How Stubbs Memorial Library Advocated for Mini-Park WiFi Expansion

The front entrance to the Stubbs Memorial Library

Emily Todd began her work at the Stubbs Memorial Library in 2014 before becoming director in 2017. Born in Holstein, she has a passion for the community there and her predecessors were no different. Since 2010 Stubbs Memorial Library has offered 24/7 WiFi access to patrons but did not have a way to estimate WiFi usage outside of library hours making advocacy difficult.


As a free local resource patrons visit libraries like Stubbs Memorial to use the internet for work, research, and personal development everyday. However, putting these experiences to paper can be a challenge to the people advocating for the library, especially while protecting the privacy of their patrons.


Libraries play a critical role in the community providing for those lacking internet access as patrons increasingly rely on stable connection for everyday activities. While all libraries report on their internet usage for the state report, the methods used to gather the information often involve estimations or complicated processes. These processes can result in incomplete information that misses engagement with patrons.

Advocating for Expansion

Libraries who share their WiFi usage and the stories behind them are better able to advocate for boards to expand services for patrons and thereby improve communities. In fact in 2020 Emily was able to utilize WiFi usage data from WhoFi and stories of patrons using the WiFi after hours sitting near the doors of the library to advocate for an expansion of the service. Emily said that WhoFi’s WiFi usage service, “allows us to give real numbers and stories to support keeping our WIFI on 24/7 as a service.”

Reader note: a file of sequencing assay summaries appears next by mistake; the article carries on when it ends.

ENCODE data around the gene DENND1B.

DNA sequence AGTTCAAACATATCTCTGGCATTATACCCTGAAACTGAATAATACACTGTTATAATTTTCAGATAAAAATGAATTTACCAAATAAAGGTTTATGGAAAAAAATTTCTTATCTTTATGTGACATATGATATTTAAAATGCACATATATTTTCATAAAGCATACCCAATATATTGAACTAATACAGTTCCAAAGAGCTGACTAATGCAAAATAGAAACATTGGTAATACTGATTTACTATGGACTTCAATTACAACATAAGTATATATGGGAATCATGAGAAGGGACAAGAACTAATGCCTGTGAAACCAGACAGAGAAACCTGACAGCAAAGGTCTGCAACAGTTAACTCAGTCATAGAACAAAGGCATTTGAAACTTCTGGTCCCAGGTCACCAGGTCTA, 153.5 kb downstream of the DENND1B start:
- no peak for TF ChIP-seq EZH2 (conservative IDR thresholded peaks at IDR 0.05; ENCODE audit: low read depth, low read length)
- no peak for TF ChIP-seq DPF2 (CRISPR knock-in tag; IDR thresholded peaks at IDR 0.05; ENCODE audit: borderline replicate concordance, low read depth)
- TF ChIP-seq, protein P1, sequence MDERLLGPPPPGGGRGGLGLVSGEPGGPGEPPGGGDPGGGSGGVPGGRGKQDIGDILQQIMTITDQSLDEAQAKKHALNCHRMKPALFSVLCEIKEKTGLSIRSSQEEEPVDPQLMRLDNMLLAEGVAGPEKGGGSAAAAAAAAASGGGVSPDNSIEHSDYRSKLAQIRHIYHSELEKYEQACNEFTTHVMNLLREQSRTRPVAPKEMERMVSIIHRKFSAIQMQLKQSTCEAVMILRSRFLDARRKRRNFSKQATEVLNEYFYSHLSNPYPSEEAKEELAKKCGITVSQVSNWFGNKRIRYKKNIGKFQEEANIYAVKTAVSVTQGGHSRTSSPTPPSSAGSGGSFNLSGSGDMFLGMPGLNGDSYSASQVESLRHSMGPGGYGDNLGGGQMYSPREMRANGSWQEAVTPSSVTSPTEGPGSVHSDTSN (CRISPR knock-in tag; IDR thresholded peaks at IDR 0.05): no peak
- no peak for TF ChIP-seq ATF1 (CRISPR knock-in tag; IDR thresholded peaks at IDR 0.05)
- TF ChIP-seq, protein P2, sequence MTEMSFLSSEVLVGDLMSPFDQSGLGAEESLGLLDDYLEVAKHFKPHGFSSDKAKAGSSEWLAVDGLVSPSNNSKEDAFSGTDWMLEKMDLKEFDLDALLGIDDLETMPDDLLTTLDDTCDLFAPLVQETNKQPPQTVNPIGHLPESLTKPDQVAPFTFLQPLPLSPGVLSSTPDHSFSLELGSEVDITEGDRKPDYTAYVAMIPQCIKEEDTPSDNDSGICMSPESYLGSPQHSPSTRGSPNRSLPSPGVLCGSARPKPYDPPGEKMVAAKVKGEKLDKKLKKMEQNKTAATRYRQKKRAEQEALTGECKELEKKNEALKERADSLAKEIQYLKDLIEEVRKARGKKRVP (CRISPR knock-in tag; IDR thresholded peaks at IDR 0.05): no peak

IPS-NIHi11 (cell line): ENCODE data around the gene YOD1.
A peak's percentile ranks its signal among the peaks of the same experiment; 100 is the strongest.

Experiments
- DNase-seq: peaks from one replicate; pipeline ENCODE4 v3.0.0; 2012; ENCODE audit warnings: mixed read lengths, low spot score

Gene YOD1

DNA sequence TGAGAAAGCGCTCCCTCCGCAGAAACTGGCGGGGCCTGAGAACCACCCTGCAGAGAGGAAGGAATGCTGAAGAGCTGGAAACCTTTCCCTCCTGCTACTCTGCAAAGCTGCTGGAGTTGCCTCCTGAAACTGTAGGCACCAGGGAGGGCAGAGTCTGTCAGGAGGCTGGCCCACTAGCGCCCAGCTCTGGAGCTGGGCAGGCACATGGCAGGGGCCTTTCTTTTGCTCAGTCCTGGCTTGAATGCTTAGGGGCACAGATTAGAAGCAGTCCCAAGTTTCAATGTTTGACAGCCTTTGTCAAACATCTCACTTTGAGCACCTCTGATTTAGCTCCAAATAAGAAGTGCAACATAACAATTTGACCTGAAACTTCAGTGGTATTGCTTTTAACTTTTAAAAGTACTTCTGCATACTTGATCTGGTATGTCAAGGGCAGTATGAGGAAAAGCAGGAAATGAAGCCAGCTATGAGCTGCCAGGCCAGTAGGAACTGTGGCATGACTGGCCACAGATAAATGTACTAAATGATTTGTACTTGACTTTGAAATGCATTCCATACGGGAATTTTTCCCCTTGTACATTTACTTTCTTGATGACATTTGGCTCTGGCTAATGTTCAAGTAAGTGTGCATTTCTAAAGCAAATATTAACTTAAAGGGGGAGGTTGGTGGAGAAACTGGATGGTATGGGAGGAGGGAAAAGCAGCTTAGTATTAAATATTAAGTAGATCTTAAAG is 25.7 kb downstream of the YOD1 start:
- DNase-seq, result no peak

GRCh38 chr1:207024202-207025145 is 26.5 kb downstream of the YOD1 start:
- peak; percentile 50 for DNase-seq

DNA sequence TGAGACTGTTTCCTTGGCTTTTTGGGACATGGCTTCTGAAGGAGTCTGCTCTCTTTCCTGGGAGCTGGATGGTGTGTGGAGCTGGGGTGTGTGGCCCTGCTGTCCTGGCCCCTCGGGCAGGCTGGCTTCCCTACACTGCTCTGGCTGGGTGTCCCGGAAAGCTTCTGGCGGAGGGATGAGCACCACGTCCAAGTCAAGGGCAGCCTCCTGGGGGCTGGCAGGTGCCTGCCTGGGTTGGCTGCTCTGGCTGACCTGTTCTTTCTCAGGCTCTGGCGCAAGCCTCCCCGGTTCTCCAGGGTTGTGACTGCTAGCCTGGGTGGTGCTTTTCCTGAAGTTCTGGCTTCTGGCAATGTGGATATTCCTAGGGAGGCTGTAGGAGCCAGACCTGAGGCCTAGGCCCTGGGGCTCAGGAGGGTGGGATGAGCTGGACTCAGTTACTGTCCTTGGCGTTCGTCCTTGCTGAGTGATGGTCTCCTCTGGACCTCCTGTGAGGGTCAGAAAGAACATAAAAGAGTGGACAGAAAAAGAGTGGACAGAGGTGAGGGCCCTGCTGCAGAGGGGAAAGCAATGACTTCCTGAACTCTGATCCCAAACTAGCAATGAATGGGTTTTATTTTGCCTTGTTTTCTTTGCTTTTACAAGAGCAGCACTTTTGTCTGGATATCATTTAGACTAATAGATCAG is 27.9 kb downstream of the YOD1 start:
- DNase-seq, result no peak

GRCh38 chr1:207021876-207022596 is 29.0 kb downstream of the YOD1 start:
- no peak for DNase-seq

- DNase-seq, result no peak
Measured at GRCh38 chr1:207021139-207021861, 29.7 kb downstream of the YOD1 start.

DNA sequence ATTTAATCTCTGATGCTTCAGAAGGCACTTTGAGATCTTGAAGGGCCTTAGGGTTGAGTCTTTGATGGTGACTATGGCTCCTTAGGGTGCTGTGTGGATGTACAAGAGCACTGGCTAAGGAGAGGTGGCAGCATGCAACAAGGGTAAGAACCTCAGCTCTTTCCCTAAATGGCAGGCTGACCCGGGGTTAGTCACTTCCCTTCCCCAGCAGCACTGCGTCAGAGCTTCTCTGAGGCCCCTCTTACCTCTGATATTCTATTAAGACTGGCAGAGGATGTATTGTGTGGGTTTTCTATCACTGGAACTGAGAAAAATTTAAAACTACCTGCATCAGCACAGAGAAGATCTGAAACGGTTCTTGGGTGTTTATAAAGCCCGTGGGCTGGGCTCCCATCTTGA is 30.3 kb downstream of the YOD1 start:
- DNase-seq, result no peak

Stubbs Memorial Mini Park Cupola & New Bench

Since 2020 the Stubbs Memorial Library Mini-Park has provided WiFi thanks to a grant from the PLA and Microsoft.

As communities connect more and more via the internet for communication, learning, and development, having access is critical for individuals. For the Stubbs Memorial Library adapting to a world of personal devices means that some patrons will continue to use library services without even entering the building.

Mini-Park Revitalization

Since 1976 visitors to the Stubbs Memorial Library have also been able to pay a visit to the mini-park that began as a volunteer Earth Day project. Now patrons and visitors to Holstein can visit the library’s mini-park any time to charge and connect devices to the library WiFi. This new expansion includes new benches, picnic tables equipped with outlets and of course extended range to the park for patrons using library WiFi.

New Mini Park Pathway

Emily said that adding this service serves the community visibly but also those patrons who do rely on having internet access around the clock. The Mini-Park at Stubbs Memorial Library is a fantastic example of libraries seeing and meeting the needs of their community. While the Mini-Park is a unique concept, the need for internet access exists in every community. Libraries are well positioned to meet this need as the digital divide remains a pervasive issue.


Stubbs Memorial Mini-Park Replica & Cupola


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